ALASKA EXCHANGE CARRIERS ASSOCIATION, INC. v. REGULATORY COM'N

No. S-12696.

202 P.3d 458 (2009)

ALASKA EXCHANGE CARRIERS ASSOCIATION, INC., Appellant, v. REGULATORY COMMISSION OF ALASKA, Appellee.

Supreme Court of Alaska.

February 27, 2009.


Attorney(s) appearing for the Case

Robin O. Brena, Anthony S. Guerriero, David W. Wensel, Brena, Bell & Clarkson, P.C., Anchorage, for Appellant.

Robert E. Stoller, Assistant Attorney General, Anchorage, Talis J. Colberg, Attorney General, Juneau, for Appellee Regulatory Commission of Alaska. Martin Weinstein, General Communication, Inc., Anchorage, for Appellee GCI.

A. William Saupe, Ashburn & Mason, Anchorage, for Appellee Alascom, Inc.

Before: FABE, Chief Justice, MATTHEWS, EASTAUGH, CARPENETI, and WINFREE, Justices.


OPINION

WINFREE, Justice.

I. INTRODUCTION

A local telephone company proposed moving its first point of switching for routing telephone traffic. Two long-distance carriers affected by the proposal opposed the change, and an association of local telephone companies sought to intervene in the ensuing regulatory proceeding. The agency denied intervention, the superior court affirmed, and the association appeals. We affirm denial of intervention because the agency reasonably concluded that the association did not qualify for mandatory intervention and did not abuse its discretion in denying permissive intervention.

II. FACTS AND PROCEEDINGS

Long-distance telephone companies (interexchange carriers, or IXCs) need the facilities of local telephone companies (local exchange companies, or LECs) to originate and terminate intrastate toll calls.1 Prior to 1989 long-distance carriers compensated local telephone companies for use of their facilities through a "settlements" process.2 In 1989 the Alaska Public Utilities Commission, predecessor to the Regulatory Commission of Alaska (collectively, Commission), created the Alaska Exchange Carriers Association, Inc. (AECA), an association of local telephone companies.3 Creation of AECA represented a shift from the settlements process to one involving tariffed access charges.4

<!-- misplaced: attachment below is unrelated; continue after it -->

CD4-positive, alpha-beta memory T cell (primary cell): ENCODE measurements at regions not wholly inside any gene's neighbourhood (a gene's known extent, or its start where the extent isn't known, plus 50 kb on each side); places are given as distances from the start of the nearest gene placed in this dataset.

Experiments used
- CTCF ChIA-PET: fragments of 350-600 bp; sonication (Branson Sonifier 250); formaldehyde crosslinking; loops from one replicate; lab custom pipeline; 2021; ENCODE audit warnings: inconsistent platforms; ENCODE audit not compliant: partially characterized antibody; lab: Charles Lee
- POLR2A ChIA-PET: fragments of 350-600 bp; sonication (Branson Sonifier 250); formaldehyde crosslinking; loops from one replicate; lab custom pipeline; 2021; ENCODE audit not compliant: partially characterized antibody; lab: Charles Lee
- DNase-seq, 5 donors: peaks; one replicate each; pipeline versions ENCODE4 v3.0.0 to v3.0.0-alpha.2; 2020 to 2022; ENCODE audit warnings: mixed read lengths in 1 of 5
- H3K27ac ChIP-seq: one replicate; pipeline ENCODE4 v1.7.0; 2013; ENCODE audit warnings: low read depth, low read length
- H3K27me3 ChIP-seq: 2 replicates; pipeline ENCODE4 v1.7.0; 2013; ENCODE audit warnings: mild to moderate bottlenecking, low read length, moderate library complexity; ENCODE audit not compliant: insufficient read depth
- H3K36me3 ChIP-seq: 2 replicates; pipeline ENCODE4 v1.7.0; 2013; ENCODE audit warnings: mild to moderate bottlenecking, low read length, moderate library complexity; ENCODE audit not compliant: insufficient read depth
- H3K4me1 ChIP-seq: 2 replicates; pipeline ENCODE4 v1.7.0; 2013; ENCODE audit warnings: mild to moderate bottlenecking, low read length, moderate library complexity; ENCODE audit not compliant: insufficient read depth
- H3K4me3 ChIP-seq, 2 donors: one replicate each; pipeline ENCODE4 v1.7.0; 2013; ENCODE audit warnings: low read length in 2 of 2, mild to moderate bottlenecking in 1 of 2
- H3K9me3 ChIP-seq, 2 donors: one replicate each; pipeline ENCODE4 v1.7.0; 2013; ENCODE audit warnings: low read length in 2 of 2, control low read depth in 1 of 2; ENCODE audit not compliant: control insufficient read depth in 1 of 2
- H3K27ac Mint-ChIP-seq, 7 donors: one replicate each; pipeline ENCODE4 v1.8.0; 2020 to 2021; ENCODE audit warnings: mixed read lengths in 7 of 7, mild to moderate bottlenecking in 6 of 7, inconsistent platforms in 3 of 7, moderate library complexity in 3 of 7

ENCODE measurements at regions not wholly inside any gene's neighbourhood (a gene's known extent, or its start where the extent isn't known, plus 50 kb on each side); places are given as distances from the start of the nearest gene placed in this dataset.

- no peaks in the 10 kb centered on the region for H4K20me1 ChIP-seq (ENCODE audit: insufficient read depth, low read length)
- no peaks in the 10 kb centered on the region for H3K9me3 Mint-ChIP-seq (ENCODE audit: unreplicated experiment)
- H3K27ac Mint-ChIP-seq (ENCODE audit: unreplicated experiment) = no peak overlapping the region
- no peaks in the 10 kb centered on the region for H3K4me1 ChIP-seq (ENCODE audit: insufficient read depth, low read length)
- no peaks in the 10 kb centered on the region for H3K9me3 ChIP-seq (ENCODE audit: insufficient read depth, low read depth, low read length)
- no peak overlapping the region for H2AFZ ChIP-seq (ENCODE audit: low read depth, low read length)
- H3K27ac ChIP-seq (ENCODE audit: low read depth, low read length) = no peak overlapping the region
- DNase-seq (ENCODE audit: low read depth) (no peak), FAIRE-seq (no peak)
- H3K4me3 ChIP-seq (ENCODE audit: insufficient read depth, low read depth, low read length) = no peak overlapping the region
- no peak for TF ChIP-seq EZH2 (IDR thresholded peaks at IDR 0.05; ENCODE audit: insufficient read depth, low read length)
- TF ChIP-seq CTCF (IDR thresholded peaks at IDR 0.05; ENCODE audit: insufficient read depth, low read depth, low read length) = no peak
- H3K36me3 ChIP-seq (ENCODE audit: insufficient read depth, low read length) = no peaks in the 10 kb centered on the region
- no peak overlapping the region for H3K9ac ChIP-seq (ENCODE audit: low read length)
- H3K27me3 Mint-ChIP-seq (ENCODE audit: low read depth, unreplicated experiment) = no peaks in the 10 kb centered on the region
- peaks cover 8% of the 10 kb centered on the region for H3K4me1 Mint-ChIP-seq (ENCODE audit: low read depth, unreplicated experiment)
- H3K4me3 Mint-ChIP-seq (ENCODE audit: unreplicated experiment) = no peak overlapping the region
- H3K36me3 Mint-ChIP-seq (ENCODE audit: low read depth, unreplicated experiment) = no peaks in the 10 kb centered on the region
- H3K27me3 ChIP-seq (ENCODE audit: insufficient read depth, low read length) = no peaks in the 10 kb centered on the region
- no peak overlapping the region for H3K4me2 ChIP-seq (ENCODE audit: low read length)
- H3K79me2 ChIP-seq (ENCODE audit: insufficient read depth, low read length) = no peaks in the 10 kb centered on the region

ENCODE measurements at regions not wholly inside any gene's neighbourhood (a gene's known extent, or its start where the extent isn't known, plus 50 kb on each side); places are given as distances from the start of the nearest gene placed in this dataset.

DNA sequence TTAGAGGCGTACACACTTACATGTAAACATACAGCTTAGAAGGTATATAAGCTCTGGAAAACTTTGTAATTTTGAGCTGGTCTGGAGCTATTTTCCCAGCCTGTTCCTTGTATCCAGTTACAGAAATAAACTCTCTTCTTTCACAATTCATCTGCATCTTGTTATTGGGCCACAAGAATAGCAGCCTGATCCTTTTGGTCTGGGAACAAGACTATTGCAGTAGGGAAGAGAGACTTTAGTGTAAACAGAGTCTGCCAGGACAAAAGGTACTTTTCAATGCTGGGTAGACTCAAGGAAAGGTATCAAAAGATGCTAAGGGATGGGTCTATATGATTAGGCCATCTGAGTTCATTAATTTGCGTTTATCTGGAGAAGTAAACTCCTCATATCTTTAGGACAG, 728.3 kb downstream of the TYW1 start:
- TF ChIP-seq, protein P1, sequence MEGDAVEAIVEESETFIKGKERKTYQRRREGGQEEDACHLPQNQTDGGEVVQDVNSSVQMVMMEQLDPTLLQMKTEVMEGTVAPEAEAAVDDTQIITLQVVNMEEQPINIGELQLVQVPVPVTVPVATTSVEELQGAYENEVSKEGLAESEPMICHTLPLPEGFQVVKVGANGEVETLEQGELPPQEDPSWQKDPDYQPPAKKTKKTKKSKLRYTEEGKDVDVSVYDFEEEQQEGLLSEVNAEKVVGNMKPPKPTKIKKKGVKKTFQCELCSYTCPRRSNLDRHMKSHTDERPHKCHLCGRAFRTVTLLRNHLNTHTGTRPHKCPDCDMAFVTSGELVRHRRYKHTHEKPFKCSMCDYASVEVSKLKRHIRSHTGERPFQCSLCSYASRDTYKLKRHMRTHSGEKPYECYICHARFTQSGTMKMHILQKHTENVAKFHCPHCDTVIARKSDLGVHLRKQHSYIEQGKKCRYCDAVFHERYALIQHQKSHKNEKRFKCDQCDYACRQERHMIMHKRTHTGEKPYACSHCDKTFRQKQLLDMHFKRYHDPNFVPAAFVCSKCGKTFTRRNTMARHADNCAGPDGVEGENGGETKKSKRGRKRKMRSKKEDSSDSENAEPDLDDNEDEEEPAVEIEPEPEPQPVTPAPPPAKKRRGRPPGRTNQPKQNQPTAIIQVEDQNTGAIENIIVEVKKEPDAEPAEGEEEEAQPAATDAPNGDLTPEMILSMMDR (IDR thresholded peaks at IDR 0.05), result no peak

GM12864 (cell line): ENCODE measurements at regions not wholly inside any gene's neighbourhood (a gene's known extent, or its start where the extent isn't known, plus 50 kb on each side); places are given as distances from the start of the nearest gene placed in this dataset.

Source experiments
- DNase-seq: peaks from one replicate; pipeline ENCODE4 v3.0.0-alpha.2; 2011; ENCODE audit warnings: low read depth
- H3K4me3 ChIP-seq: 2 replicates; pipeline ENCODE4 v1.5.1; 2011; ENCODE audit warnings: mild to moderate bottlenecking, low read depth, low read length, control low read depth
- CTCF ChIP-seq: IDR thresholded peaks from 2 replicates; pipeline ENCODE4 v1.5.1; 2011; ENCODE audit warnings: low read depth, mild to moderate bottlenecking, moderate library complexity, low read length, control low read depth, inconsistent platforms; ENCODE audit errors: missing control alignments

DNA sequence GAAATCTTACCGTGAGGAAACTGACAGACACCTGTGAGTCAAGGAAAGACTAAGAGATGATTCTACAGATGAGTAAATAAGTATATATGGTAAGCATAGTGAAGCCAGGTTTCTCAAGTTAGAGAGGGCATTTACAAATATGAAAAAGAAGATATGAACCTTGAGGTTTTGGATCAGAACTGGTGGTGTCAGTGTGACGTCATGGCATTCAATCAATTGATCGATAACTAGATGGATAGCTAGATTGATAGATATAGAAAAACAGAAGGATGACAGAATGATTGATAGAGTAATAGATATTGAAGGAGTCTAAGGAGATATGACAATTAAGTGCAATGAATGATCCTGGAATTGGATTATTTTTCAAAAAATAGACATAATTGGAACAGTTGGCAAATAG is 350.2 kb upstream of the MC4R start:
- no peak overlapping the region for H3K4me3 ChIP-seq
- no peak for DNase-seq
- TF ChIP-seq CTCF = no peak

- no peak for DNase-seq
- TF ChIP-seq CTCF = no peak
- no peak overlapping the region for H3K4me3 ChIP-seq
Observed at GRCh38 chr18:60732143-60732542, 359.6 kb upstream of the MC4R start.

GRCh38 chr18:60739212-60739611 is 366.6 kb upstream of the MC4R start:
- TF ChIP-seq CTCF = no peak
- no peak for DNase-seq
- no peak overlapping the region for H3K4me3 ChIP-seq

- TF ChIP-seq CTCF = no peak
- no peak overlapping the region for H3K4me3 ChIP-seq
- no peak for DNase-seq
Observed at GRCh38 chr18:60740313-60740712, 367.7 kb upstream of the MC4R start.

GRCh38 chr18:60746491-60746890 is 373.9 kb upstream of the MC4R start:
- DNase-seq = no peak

Under the old settlements process, each long-distance telephone company negotiated with each local carrier individually.5 Under the new system, AECA calculates a single access charge tariff for all of its members.6 The tariff:

[R]efers to the contract of the 21 members of AECA wherein they agree to share facilities and services with intrastate long-distance companies, related to long-distance calls originating from or coming into Alaska. The tariff also lays out a system of access charges that the local carriers charge the long-distance carriers for use of their networks.